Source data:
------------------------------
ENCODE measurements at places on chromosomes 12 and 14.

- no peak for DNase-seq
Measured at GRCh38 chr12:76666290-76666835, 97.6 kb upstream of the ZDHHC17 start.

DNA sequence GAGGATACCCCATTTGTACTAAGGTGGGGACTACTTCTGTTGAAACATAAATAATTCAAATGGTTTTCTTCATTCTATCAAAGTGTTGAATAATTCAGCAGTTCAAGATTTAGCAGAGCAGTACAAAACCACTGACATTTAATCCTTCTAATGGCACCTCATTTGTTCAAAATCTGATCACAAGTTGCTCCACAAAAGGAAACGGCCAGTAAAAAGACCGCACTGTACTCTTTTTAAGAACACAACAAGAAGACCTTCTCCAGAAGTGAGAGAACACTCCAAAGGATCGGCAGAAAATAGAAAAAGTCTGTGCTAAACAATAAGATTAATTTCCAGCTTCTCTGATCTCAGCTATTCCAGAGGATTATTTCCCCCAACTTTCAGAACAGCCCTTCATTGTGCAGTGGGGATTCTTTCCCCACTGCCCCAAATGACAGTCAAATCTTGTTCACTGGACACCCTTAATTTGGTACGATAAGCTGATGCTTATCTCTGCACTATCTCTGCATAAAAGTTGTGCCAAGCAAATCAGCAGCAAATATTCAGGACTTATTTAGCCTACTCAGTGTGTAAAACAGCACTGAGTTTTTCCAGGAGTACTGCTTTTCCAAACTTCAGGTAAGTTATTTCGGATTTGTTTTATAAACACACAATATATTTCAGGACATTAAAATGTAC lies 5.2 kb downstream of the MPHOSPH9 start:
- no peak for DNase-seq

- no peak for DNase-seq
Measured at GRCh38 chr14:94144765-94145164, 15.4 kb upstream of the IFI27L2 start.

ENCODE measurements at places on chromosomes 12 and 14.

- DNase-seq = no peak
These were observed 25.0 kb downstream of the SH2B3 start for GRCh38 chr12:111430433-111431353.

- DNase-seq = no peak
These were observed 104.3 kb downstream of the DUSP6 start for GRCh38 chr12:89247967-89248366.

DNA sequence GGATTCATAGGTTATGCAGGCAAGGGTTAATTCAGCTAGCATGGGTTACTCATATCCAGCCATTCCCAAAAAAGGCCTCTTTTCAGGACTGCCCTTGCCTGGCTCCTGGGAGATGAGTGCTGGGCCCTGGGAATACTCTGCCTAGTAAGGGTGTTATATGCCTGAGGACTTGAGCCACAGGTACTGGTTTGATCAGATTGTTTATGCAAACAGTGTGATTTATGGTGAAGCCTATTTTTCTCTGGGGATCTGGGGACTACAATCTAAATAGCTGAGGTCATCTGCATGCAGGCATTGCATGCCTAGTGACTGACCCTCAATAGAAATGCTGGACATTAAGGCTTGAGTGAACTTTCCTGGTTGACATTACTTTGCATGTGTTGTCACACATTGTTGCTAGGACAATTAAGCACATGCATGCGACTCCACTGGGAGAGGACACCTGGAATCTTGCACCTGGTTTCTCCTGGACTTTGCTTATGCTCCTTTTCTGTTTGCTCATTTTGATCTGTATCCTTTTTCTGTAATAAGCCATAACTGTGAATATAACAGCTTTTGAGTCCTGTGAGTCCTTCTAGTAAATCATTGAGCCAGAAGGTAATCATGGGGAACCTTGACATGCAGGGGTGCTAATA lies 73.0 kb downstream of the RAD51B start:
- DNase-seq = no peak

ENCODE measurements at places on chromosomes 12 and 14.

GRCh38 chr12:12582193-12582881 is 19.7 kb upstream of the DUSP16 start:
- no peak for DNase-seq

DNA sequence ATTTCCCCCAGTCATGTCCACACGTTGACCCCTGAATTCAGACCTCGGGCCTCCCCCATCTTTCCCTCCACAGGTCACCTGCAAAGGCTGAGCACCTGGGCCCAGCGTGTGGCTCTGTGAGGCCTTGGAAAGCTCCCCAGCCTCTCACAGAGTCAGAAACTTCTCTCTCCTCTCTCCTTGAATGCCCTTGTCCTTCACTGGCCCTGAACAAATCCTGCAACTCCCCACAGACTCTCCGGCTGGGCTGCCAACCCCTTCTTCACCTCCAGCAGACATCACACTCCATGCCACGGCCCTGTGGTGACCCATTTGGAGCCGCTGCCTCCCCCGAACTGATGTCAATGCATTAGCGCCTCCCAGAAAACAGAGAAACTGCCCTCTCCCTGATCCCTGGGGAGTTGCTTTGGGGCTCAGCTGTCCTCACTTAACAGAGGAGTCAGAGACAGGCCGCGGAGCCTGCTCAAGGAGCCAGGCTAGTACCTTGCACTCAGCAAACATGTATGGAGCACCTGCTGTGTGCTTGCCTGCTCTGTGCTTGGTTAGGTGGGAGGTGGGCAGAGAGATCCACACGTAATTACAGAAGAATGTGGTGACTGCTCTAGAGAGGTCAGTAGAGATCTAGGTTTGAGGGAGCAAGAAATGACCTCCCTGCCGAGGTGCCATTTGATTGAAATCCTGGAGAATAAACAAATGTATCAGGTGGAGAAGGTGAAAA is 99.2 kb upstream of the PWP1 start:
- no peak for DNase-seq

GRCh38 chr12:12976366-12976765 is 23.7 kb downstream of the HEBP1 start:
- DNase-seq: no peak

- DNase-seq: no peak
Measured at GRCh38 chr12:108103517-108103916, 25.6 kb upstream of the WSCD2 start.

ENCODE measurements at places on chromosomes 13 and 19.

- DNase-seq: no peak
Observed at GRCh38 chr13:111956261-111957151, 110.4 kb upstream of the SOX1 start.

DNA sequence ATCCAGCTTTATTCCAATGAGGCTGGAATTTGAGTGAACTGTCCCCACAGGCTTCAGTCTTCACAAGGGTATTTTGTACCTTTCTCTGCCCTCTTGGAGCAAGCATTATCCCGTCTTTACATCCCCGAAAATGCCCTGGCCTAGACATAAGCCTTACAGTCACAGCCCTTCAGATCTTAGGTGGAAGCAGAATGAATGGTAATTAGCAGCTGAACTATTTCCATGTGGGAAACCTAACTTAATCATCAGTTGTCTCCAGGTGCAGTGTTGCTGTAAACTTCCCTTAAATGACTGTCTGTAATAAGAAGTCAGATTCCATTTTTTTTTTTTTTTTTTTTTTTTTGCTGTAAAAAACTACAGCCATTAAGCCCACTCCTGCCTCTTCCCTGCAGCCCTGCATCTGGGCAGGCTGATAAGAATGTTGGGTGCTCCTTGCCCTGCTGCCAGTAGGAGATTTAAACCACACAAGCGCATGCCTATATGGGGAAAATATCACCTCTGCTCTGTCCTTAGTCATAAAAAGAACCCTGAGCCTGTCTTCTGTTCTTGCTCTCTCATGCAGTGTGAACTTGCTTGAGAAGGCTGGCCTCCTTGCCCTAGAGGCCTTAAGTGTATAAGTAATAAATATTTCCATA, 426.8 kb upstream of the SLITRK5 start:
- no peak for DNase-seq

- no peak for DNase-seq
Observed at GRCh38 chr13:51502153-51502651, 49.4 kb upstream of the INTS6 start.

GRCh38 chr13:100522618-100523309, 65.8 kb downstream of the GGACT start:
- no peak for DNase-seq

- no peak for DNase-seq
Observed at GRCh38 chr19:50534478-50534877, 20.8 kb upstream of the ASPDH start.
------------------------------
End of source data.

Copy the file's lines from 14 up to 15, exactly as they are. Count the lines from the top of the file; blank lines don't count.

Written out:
- DNase-seq = no peak

ENCODE measurements at places on chromosomes 12 and 14.